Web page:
The man who carried out the stabbing attack at London Bridge was a former prisoner convicted of a terrorism offence, the BBC has learned.
The attacker was out of prison on licence at the time of the attack, in which two people were killed and three were injured, sources said.
The man was shot dead by officers after members of the public confronted and restrained him.
Police have declared the attack a terrorist incident.
Met Police Commissioner Cressida Dick told a press conference the attack began at Fishmongers’ Hall, at the north end of the bridge, where a criminal justice event was taking place.
Dozens of people were in attendance at the event, including students from Cambridge University and former prisoners.
The university said it was “gravely concerned” about reports of its students and staff being caught up in the attack and was urgently seeking further information.
Ms Dick said officers confronted the suspect – who was found to be wearing what is believed to be a hoax explosive device – within five minutes of receiving the initial call.
She said police were working at “full tilt” to understand what had happened and whether anyone else was involved.
Officers were still working to identify the dead, she said.
Of the injured people, one is in a critical but stable condition, a second is stable and a third has less serious injuries, the head of the NHS, Simon Stevens said.
Details of what happened are still emerging, but videos on social media appear to show passers-by holding down the suspect on London Bridge.
Another man in a suit could be seen running from him, having apparently retrieved a large knife.
Footage then shows an officer arriving, seeming to indicate to the group to move, and firing a shot.
One witness described how a man at the event at Fishmongers’ Hall grabbed a narwhal tusk – a long white horn that protrudes from the porpoise – that was on the wall, and went outside to confront the attacker.
The actions of the public have been widely praised, including by Prime Minister Boris Johnson, Labour leader Jeremy Corbyn and Ms Dick, who said they had shown “extreme courage”.
She added: “Ours is a great city because we embrace each other’s differences.
“We must emerge stronger still from this tragedy. In doing that we will ensure that the few who seek to divide us will never, ever succeed.”
As details emerge about the suspected attacker, the more this looks like it was a targeted incident rather than the random attack on members of the public seen two years earlier at London Bridge.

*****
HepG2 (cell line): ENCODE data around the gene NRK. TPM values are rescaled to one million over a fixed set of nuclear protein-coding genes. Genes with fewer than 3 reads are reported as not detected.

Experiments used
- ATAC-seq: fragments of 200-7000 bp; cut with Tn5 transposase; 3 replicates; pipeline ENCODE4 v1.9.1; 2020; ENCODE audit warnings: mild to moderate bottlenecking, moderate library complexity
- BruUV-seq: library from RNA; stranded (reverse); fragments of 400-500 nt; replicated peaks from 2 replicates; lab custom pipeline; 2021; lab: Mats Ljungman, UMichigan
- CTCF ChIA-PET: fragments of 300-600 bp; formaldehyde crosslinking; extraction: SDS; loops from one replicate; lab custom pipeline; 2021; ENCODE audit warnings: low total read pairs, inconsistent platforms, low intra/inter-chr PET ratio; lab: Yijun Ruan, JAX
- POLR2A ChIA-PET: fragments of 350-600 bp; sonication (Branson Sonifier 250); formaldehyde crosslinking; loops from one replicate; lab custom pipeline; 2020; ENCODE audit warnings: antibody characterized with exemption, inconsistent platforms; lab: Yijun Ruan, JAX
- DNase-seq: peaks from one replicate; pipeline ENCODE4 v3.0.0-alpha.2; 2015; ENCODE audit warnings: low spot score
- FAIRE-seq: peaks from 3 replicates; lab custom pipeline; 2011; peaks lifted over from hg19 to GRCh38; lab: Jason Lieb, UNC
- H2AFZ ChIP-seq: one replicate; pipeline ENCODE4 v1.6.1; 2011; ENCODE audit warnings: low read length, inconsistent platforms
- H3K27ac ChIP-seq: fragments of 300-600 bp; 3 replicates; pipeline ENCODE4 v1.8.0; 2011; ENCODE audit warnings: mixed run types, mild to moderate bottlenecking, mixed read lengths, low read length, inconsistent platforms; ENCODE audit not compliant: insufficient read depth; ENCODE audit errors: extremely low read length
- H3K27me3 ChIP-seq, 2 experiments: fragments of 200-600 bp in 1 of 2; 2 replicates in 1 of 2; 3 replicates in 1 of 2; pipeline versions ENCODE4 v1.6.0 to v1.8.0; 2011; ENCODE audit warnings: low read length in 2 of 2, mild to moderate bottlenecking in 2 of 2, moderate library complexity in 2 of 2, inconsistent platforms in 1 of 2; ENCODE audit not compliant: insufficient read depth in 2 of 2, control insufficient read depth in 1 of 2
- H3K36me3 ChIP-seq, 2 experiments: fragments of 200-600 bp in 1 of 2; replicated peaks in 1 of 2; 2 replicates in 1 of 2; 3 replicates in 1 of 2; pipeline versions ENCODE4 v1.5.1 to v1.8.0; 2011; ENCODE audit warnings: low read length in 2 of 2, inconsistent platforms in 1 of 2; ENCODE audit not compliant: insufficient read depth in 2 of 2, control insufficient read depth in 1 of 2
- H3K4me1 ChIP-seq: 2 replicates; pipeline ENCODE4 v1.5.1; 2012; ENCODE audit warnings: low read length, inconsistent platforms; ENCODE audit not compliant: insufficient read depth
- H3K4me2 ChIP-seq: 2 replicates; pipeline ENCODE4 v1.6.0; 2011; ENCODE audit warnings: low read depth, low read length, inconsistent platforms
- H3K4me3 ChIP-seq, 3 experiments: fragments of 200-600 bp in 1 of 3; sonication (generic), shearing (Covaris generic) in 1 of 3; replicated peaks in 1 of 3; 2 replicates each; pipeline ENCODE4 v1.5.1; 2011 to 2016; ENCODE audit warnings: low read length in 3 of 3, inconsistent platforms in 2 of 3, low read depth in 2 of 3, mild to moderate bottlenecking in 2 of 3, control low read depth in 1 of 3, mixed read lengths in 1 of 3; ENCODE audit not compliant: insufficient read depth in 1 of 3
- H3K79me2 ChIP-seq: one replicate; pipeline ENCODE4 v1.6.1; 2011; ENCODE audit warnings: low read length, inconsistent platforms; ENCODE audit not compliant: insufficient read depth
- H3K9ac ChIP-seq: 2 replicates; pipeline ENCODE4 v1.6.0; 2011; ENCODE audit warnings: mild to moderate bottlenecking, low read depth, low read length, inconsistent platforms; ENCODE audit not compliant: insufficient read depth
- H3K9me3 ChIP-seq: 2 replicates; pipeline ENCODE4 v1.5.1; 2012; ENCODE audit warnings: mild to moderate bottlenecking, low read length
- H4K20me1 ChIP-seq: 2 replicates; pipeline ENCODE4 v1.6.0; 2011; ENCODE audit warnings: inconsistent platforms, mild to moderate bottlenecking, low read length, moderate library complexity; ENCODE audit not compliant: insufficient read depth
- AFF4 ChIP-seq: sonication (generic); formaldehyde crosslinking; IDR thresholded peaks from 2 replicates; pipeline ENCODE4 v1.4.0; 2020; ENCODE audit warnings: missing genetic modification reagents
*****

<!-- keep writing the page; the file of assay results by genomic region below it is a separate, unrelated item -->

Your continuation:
Authorities were able to identify him quickly after it took place. Their priority since has been to understand what motivated him, whether he had any wider help and if there is anything that poses a residual threat.
There was no advance warning or intelligence of an attack but the details of the man and his past may well raise questions about whether enough has been done to monitor and understand the risks posed by former prisoners.
Earlier, Neil Basu, head of UK counter-terrorism policing, said the suspect was wearing what is believed to be a hoax explosive device.
BBC security correspondent Frank Gardner said attackers wear fake suicide vests for a couple of reasons: To add to public panic and in some cases to ensure police shoot them dead.
To some attackers, martyrdom is preferable to capture, trial and spending many years in prison, our correspondent added.
Police have said cordons will remain in place and extra police patrols will be held across the capital.
The prime minister, who has returned to Downing Street from his constituency, has been convening a meeting of the government’s emergency Cobra committee.
He did not talk about the identity of the attacker, but said he had “long argued that it is a mistake to allow serious and violent criminals to come out of prison early”.
Mr Johnson added that the emergency services and members of the public who intervened “represent the very best of our country”.
“This country will never be cowed or divided or intimidated by this sort of attack and our values, our British values, will prevail,” Mr Johnson added.
London Mayor Sadiq Khan thanked the members of the public who showed “breathtaking heroism” in running towards danger – “not knowing what confronted them”.
‘Get off and run’
Witnesses have spoken to the BBC about what they saw.
Amanda Hunter, who was on a bus on London Bridge at the time, said: “All of a sudden [it] stopped and there was some commotion and I looked out the window and I just saw these three police officers going over to a man…
“It seemed like there was something in his hand, I’m not 100% sure. But then one of the police officers shot him.”
Bus driver Mustafa Salih, 62, was travelling from Borough High Street towards London Bridge where he saw emergency vehicles and the police cordon.
He told BBC London: “A police officer came up to me and said ‘turn off your engine, get off and run’.
“I looked up and I could see a crowd of people coming towards me.
“One woman was crying. I ran back down to Borough High Street. It was all very scary as we did not know what was happening.”
London Bridge was the scene of another attack, on 3 June 2017, in which eight people were killed and many more injured.
This latest attack comes after the UK’s terrorism threat level was downgraded on 4 November from “severe” to “substantial”, meaning that attacks were thought to be “likely” rather than “highly likely”.
The terror threat level is reviewed every six months by the Joint Terrorism Analysis Centre, which makes recommendations independent of government.
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